As my colleague Lily Kuo reports, Chinese companies are on a European shopping spree, lured by cheap valuations as the European economy staggers. The latest hubbub is about banks. On September 17, China Construction Bank (CCB) Chairman Wang Hongzhang told the Financial Times that his company had set aside RMB 1 billion ($15.8 billion) to acquire a 30%-50% stake in a European bank. If it goes through, it would be the largest-ever overseas transaction by a Chinese financial firm.
But while the news sparked a mix of enthusiasm and trepidation in Europe, the real obstacles could be back at home. “I would be really surprised if they managed to take over a European or US bank,” Rhodium Group Research Director Thilo Hannemann tells Quartz. “There are very strong… domestic [Chinese] hurdles.” All financial deals must still be approved by the Chinese Banking Regulatory Commission, he explains, which normally slows down the acquisition process by two or three months.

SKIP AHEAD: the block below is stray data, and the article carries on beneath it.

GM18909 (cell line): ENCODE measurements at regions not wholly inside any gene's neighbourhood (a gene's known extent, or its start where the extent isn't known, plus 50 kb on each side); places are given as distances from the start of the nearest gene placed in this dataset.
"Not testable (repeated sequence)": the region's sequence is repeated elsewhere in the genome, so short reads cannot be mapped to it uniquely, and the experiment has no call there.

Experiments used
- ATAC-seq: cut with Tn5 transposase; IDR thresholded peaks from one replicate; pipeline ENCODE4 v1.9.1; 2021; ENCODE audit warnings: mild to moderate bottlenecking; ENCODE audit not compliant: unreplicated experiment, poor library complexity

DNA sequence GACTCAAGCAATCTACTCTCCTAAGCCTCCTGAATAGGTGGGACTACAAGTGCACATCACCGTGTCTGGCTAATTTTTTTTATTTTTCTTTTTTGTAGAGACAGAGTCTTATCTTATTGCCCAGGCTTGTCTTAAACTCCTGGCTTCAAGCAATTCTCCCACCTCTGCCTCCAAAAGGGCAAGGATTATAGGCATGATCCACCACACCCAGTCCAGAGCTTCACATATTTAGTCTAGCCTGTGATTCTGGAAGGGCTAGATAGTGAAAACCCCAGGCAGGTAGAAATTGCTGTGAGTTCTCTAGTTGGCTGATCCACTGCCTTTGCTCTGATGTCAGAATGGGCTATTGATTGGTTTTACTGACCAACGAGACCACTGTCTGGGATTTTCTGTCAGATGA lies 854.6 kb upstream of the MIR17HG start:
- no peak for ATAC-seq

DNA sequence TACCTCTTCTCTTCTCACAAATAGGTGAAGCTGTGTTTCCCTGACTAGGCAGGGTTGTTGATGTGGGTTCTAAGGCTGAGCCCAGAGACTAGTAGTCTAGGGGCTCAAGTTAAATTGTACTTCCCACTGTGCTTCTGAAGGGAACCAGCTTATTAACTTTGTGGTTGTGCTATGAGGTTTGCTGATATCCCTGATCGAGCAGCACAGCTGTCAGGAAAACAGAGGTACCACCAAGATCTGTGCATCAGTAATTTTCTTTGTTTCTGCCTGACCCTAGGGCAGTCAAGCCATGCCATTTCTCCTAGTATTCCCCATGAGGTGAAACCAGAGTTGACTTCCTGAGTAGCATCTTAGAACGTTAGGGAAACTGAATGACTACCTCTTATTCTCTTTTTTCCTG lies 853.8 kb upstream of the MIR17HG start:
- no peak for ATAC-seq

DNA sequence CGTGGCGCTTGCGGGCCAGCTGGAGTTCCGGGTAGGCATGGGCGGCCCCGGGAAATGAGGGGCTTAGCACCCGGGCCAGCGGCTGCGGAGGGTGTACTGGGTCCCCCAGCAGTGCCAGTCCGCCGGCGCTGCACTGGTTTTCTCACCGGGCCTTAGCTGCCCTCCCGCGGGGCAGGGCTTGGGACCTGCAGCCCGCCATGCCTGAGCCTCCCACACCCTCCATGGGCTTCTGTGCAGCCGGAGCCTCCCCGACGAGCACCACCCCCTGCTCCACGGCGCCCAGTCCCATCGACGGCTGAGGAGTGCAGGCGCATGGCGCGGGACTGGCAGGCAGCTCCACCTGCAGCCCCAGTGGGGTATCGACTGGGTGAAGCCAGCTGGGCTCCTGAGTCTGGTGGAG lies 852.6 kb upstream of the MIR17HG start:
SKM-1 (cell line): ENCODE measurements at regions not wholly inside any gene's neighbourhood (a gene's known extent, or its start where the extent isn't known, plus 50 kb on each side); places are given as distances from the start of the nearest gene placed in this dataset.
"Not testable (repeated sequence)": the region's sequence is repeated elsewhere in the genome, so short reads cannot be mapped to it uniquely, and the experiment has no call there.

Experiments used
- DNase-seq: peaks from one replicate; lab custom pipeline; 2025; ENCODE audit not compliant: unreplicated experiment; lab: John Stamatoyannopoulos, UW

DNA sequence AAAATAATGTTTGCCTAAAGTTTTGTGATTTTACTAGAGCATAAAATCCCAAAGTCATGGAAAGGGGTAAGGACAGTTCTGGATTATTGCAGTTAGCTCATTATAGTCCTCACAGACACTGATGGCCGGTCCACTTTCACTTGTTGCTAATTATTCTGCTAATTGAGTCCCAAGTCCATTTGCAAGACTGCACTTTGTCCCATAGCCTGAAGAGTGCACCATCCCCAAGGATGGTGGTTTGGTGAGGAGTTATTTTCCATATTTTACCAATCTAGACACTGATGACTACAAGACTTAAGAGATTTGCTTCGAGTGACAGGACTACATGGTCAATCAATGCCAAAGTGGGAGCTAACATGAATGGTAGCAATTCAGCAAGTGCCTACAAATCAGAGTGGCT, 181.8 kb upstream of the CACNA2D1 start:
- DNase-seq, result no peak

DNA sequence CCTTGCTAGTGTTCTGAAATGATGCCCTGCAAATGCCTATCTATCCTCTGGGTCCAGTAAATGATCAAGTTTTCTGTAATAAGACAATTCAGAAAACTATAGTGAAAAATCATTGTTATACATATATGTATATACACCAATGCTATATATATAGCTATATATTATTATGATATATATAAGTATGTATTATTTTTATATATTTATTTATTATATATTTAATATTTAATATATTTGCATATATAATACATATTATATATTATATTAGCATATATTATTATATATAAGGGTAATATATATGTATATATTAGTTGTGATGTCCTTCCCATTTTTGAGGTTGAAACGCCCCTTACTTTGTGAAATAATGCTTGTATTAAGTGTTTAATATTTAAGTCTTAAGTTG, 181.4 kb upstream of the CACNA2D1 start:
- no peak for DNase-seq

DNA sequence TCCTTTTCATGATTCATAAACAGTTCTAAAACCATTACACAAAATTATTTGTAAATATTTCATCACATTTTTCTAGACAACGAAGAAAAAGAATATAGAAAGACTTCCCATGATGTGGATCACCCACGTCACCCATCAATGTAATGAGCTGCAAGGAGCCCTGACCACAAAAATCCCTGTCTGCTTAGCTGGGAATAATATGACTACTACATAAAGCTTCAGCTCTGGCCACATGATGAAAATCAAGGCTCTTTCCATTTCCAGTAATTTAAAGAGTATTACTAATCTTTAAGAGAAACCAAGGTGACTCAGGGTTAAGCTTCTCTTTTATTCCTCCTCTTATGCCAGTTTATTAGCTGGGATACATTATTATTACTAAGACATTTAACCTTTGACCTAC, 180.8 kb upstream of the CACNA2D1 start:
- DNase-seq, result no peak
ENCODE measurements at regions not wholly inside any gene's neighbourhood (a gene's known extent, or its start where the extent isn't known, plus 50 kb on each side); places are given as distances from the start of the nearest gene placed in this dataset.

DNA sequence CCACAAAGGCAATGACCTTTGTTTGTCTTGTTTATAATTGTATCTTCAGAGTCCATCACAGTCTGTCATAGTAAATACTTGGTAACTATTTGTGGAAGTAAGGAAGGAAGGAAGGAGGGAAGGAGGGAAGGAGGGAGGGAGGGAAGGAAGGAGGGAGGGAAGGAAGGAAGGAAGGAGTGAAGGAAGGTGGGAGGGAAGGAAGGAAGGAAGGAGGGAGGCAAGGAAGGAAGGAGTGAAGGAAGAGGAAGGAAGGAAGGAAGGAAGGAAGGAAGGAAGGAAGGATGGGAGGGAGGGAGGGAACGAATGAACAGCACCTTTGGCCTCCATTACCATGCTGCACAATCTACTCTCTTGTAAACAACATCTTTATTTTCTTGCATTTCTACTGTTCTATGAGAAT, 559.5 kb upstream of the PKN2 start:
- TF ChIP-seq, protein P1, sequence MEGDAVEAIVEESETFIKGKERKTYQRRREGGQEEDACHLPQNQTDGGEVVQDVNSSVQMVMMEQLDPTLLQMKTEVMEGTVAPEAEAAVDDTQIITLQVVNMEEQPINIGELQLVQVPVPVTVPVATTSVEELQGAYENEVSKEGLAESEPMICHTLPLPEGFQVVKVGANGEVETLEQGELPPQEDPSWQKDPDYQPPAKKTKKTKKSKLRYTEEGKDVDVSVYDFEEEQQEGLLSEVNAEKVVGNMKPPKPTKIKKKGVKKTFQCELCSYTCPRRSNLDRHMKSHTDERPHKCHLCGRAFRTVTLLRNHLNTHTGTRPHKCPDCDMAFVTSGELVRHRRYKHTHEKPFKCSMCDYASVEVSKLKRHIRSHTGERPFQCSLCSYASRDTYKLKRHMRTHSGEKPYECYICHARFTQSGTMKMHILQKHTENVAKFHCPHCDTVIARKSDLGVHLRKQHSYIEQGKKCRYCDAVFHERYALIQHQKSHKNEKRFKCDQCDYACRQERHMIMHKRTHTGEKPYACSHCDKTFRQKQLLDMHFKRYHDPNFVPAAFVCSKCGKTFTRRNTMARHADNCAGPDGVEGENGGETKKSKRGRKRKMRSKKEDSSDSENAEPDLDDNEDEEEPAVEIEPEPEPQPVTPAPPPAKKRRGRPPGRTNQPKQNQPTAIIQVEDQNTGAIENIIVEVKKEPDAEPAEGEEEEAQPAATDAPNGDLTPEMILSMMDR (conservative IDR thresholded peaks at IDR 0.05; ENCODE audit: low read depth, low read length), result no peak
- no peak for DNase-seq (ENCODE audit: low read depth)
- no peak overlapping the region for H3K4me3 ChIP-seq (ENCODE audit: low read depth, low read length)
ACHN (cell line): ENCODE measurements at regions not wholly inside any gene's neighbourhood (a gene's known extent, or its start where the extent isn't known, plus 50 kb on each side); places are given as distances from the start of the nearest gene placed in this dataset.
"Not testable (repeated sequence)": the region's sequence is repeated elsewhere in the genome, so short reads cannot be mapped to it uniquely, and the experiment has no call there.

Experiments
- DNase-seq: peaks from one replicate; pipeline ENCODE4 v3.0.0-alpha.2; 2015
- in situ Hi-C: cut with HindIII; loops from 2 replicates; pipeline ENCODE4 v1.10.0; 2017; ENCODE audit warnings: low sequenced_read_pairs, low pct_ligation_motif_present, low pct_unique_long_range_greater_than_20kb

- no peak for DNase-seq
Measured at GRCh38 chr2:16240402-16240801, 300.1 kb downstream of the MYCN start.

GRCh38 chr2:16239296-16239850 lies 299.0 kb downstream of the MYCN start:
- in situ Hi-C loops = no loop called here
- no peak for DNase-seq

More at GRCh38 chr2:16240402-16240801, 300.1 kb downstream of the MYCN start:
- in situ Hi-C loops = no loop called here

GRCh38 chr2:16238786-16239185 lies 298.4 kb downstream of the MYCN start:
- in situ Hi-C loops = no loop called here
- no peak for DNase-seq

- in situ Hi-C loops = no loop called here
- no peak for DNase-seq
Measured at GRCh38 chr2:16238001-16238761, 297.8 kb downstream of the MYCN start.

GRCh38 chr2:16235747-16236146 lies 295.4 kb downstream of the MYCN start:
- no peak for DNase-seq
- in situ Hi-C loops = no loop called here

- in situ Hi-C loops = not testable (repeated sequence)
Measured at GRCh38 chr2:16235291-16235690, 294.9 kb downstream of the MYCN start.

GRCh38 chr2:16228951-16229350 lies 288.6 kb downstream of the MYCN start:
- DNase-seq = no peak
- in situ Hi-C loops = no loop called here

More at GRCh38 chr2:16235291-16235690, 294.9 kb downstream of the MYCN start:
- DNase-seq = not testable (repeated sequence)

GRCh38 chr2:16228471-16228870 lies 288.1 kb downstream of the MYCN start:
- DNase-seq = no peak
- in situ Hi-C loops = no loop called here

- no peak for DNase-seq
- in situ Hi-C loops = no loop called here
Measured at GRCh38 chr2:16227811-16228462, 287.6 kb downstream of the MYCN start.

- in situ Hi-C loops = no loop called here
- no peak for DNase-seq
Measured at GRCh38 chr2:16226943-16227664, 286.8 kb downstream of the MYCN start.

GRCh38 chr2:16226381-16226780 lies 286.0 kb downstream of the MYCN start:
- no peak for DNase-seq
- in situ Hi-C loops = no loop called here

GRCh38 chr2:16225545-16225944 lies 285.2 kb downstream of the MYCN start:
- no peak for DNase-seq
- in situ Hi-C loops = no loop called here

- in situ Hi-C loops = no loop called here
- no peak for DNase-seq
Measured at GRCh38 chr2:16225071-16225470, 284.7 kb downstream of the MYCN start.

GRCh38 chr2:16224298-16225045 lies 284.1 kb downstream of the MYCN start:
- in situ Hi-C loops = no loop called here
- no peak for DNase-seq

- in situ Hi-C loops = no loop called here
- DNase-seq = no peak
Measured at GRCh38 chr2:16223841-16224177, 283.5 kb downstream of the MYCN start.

China hasn’t had much luck with investments in the financial sector. In 2007, China’s overseas investment fund put $3 billion into American private-equity group Blackstone, only to lose $500 million in six weeks and provoke a popular backlash. The fund also took losses on a similar deal with Morgan Stanley. Regulators have since proved wary about new deals. The Bank of China was forced to rescind a €236 million (then $313 million) offer for stake in La Compagnie Financière Edmond De Rothschild, one of the world’s oldest banking institutions, after a drawn-out regulatory investigation failed to win approval.
Though it may be small consolation to frustrated Chinese investors, such caution gets a thumbs-up from ratings agencies like Standard & Poor’s. “The phenomenal growth in Chinese banks’ overseas assets—of about 176% over the past three years—won’t affect their creditworthiness,” the agency reported (pdf) in July. “Banks are unlikely to expand their overseas operations through aggressive acquisitions. Currently, the banks’ overseas operations constitute well below 10% of their total assets, and offshore profit contributions represent an even smaller portion because of strong domestic profitability.”
Not that such investments won’t happen at all. Chinese banks recognize that they are still playing catch-up with their developed-world colleagues, and are eager to expand their experience and reach. But they’re not yet ready for a full-on invasion.